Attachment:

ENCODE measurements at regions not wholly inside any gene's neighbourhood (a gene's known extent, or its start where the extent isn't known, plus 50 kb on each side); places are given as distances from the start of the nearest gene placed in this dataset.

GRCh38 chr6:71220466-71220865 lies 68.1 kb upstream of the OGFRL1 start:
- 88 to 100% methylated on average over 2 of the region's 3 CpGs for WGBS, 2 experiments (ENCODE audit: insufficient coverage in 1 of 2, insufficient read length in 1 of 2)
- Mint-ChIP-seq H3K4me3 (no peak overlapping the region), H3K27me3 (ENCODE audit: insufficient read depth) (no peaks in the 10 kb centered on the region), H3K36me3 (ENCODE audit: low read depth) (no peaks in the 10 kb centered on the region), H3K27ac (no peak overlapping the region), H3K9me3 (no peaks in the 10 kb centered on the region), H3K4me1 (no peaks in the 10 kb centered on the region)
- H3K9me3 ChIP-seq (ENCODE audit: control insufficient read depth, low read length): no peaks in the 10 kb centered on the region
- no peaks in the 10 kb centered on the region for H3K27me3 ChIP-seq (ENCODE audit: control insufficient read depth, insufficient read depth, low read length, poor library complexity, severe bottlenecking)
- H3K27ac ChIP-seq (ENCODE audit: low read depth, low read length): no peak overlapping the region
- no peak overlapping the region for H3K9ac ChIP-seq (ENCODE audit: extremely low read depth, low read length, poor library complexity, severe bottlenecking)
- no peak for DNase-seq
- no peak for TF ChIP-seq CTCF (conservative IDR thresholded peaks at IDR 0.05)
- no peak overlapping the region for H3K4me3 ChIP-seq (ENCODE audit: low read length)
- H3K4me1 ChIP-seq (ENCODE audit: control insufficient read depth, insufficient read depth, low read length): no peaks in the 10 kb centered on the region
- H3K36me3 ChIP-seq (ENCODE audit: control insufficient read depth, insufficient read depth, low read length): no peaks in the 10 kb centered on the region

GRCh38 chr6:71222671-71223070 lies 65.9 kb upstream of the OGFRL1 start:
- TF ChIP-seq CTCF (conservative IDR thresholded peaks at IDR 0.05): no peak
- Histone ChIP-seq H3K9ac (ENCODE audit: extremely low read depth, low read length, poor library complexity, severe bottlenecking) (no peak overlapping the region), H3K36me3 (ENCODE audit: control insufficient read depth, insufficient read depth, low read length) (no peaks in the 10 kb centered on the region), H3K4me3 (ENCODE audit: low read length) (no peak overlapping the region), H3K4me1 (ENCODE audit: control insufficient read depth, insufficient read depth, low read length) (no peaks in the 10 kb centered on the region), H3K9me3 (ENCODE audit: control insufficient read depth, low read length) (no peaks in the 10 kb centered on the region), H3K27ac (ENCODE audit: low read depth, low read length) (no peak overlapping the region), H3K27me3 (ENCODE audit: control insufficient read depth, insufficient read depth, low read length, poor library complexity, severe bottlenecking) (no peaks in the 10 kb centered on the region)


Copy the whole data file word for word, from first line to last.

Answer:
ENCODE measurements at regions not wholly inside any gene's neighbourhood (a gene's known extent, or its start where the extent isn't known, plus 50 kb on each side); places are given as distances from the start of the nearest gene placed in this dataset.

GRCh38 chr6:71220466-71220865 lies 68.1 kb upstream of the OGFRL1 start:
- 88 to 100% methylated on average over 2 of the region's 3 CpGs for WGBS, 2 experiments (ENCODE audit: insufficient coverage in 1 of 2, insufficient read length in 1 of 2)
- Mint-ChIP-seq H3K4me3 (no peak overlapping the region), H3K27me3 (ENCODE audit: insufficient read depth) (no peaks in the 10 kb centered on the region), H3K36me3 (ENCODE audit: low read depth) (no peaks in the 10 kb centered on the region), H3K27ac (no peak overlapping the region), H3K9me3 (no peaks in the 10 kb centered on the region), H3K4me1 (no peaks in the 10 kb centered on the region)
- H3K9me3 ChIP-seq (ENCODE audit: control insufficient read depth, low read length): no peaks in the 10 kb centered on the region
- no peaks in the 10 kb centered on the region for H3K27me3 ChIP-seq (ENCODE audit: control insufficient read depth, insufficient read depth, low read length, poor library complexity, severe bottlenecking)
- H3K27ac ChIP-seq (ENCODE audit: low read depth, low read length): no peak overlapping the region
- no peak overlapping the region for H3K9ac ChIP-seq (ENCODE audit: extremely low read depth, low read length, poor library complexity, severe bottlenecking)
- no peak for DNase-seq
- no peak for TF ChIP-seq CTCF (conservative IDR thresholded peaks at IDR 0.05)
- no peak overlapping the region for H3K4me3 ChIP-seq (ENCODE audit: low read length)
- H3K4me1 ChIP-seq (ENCODE audit: control insufficient read depth, insufficient read depth, low read length): no peaks in the 10 kb centered on the region
- H3K36me3 ChIP-seq (ENCODE audit: control insufficient read depth, insufficient read depth, low read length): no peaks in the 10 kb centered on the region

GRCh38 chr6:71222671-71223070 lies 65.9 kb upstream of the OGFRL1 start:
- TF ChIP-seq CTCF (conservative IDR thresholded peaks at IDR 0.05): no peak
- Histone ChIP-seq H3K9ac (ENCODE audit: extremely low read depth, low read length, poor library complexity, severe bottlenecking) (no peak overlapping the region), H3K36me3 (ENCODE audit: control insufficient read depth, insufficient read depth, low read length) (no peaks in the 10 kb centered on the region), H3K4me3 (ENCODE audit: low read length) (no peak overlapping the region), H3K4me1 (ENCODE audit: control insufficient read depth, insufficient read depth, low read length) (no peaks in the 10 kb centered on the region), H3K9me3 (ENCODE audit: control insufficient read depth, low read length) (no peaks in the 10 kb centered on the region), H3K27ac (ENCODE audit: low read depth, low read length) (no peak overlapping the region), H3K27me3 (ENCODE audit: control insufficient read depth, insufficient read depth, low read length, poor library complexity, severe bottlenecking) (no peaks in the 10 kb centered on the region)